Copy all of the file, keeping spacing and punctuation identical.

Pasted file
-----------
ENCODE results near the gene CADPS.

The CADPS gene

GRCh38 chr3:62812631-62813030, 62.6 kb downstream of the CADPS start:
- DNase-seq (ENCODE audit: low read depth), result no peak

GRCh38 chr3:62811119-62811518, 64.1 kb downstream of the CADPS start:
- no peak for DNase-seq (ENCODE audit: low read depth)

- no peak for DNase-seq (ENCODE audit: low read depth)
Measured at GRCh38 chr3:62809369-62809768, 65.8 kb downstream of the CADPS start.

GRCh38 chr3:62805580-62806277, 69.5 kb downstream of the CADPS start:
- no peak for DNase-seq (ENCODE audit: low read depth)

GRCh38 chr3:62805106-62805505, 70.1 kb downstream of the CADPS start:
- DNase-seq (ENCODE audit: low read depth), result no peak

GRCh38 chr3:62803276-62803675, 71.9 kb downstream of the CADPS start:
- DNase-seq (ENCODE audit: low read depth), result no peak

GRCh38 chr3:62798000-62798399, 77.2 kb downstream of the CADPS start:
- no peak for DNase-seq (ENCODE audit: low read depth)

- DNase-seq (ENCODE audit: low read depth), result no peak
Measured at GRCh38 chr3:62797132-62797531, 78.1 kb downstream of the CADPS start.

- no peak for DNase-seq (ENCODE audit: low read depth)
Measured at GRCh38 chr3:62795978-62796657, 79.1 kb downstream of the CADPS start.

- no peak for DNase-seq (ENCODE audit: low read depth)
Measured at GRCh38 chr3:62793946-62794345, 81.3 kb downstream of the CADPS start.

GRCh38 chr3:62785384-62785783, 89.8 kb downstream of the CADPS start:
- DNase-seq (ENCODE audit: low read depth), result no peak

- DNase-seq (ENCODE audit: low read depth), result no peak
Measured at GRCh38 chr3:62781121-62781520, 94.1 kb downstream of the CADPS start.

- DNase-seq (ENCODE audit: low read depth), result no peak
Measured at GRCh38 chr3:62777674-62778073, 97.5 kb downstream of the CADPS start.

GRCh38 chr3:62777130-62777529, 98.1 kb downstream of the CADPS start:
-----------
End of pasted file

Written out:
ENCODE results near the gene CADPS.

The CADPS gene

GRCh38 chr3:62812631-62813030, 62.6 kb downstream of the CADPS start:
- DNase-seq (ENCODE audit: low read depth), result no peak

GRCh38 chr3:62811119-62811518, 64.1 kb downstream of the CADPS start:
- no peak for DNase-seq (ENCODE audit: low read depth)

- no peak for DNase-seq (ENCODE audit: low read depth)
Measured at GRCh38 chr3:62809369-62809768, 65.8 kb downstream of the CADPS start.

GRCh38 chr3:62805580-62806277, 69.5 kb downstream of the CADPS start:
- no peak for DNase-seq (ENCODE audit: low read depth)

GRCh38 chr3:62805106-62805505, 70.1 kb downstream of the CADPS start:
- DNase-seq (ENCODE audit: low read depth), result no peak

GRCh38 chr3:62803276-62803675, 71.9 kb downstream of the CADPS start:
- DNase-seq (ENCODE audit: low read depth), result no peak

GRCh38 chr3:62798000-62798399, 77.2 kb downstream of the CADPS start:
- no peak for DNase-seq (ENCODE audit: low read depth)

- DNase-seq (ENCODE audit: low read depth), result no peak
Measured at GRCh38 chr3:62797132-62797531, 78.1 kb downstream of the CADPS start.

- no peak for DNase-seq (ENCODE audit: low read depth)
Measured at GRCh38 chr3:62795978-62796657, 79.1 kb downstream of the CADPS start.

- no peak for DNase-seq (ENCODE audit: low read depth)
Measured at GRCh38 chr3:62793946-62794345, 81.3 kb downstream of the CADPS start.

GRCh38 chr3:62785384-62785783, 89.8 kb downstream of the CADPS start:
- DNase-seq (ENCODE audit: low read depth), result no peak

- DNase-seq (ENCODE audit: low read depth), result no peak
Measured at GRCh38 chr3:62781121-62781520, 94.1 kb downstream of the CADPS start.

- DNase-seq (ENCODE audit: low read depth), result no peak
Measured at GRCh38 chr3:62777674-62778073, 97.5 kb downstream of the CADPS start.

GRCh38 chr3:62777130-62777529, 98.1 kb downstream of the CADPS start: